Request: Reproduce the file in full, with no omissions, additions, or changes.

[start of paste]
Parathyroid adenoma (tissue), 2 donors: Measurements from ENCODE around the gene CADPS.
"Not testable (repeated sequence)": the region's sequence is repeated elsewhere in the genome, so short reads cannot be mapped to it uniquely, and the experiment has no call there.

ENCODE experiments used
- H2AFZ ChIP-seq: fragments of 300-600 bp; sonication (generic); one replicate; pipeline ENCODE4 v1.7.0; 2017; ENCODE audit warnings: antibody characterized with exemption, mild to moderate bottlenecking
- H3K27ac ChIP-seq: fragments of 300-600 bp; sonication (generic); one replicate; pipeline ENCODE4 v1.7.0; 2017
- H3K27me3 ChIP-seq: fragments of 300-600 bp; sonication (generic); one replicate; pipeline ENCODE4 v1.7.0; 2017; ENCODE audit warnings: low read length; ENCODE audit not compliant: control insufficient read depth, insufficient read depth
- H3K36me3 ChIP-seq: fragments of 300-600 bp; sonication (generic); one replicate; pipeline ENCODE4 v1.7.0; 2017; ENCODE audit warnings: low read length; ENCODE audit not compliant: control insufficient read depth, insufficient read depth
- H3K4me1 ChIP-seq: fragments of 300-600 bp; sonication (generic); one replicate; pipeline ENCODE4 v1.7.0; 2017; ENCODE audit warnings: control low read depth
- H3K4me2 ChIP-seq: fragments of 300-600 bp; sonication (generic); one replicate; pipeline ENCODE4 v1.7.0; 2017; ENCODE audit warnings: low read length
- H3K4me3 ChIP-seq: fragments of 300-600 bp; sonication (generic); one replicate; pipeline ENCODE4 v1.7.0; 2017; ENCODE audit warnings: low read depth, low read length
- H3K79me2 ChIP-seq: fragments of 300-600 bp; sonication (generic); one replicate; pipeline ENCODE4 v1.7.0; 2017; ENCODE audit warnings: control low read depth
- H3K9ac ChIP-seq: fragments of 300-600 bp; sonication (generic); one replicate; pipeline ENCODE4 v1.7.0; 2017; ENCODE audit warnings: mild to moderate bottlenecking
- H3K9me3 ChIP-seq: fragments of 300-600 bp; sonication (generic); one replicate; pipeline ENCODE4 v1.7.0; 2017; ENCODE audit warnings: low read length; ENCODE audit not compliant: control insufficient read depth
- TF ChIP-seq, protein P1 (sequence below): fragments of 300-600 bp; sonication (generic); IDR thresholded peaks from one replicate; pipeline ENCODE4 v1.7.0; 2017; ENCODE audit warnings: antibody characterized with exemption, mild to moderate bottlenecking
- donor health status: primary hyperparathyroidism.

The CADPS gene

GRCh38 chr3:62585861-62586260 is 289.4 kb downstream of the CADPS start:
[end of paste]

Parathyroid adenoma (tissue), 2 donors: Measurements from ENCODE around the gene CADPS.
"Not testable (repeated sequence)": the region's sequence is repeated elsewhere in the genome, so short reads cannot be mapped to it uniquely, and the experiment has no call there.

ENCODE experiments used
- H2AFZ ChIP-seq: fragments of 300-600 bp; sonication (generic); one replicate; pipeline ENCODE4 v1.7.0; 2017; ENCODE audit warnings: antibody characterized with exemption, mild to moderate bottlenecking
- H3K27ac ChIP-seq: fragments of 300-600 bp; sonication (generic); one replicate; pipeline ENCODE4 v1.7.0; 2017
- H3K27me3 ChIP-seq: fragments of 300-600 bp; sonication (generic); one replicate; pipeline ENCODE4 v1.7.0; 2017; ENCODE audit warnings: low read length; ENCODE audit not compliant: control insufficient read depth, insufficient read depth
- H3K36me3 ChIP-seq: fragments of 300-600 bp; sonication (generic); one replicate; pipeline ENCODE4 v1.7.0; 2017; ENCODE audit warnings: low read length; ENCODE audit not compliant: control insufficient read depth, insufficient read depth
- H3K4me1 ChIP-seq: fragments of 300-600 bp; sonication (generic); one replicate; pipeline ENCODE4 v1.7.0; 2017; ENCODE audit warnings: control low read depth
- H3K4me2 ChIP-seq: fragments of 300-600 bp; sonication (generic); one replicate; pipeline ENCODE4 v1.7.0; 2017; ENCODE audit warnings: low read length
- H3K4me3 ChIP-seq: fragments of 300-600 bp; sonication (generic); one replicate; pipeline ENCODE4 v1.7.0; 2017; ENCODE audit warnings: low read depth, low read length
- H3K79me2 ChIP-seq: fragments of 300-600 bp; sonication (generic); one replicate; pipeline ENCODE4 v1.7.0; 2017; ENCODE audit warnings: control low read depth
- H3K9ac ChIP-seq: fragments of 300-600 bp; sonication (generic); one replicate; pipeline ENCODE4 v1.7.0; 2017; ENCODE audit warnings: mild to moderate bottlenecking
- H3K9me3 ChIP-seq: fragments of 300-600 bp; sonication (generic); one replicate; pipeline ENCODE4 v1.7.0; 2017; ENCODE audit warnings: low read length; ENCODE audit not compliant: control insufficient read depth
- TF ChIP-seq, protein P1 (sequence below): fragments of 300-600 bp; sonication (generic); IDR thresholded peaks from one replicate; pipeline ENCODE4 v1.7.0; 2017; ENCODE audit warnings: antibody characterized with exemption, mild to moderate bottlenecking
- donor health status: primary hyperparathyroidism.

The CADPS gene

GRCh38 chr3:62585861-62586260 is 289.4 kb downstream of the CADPS start: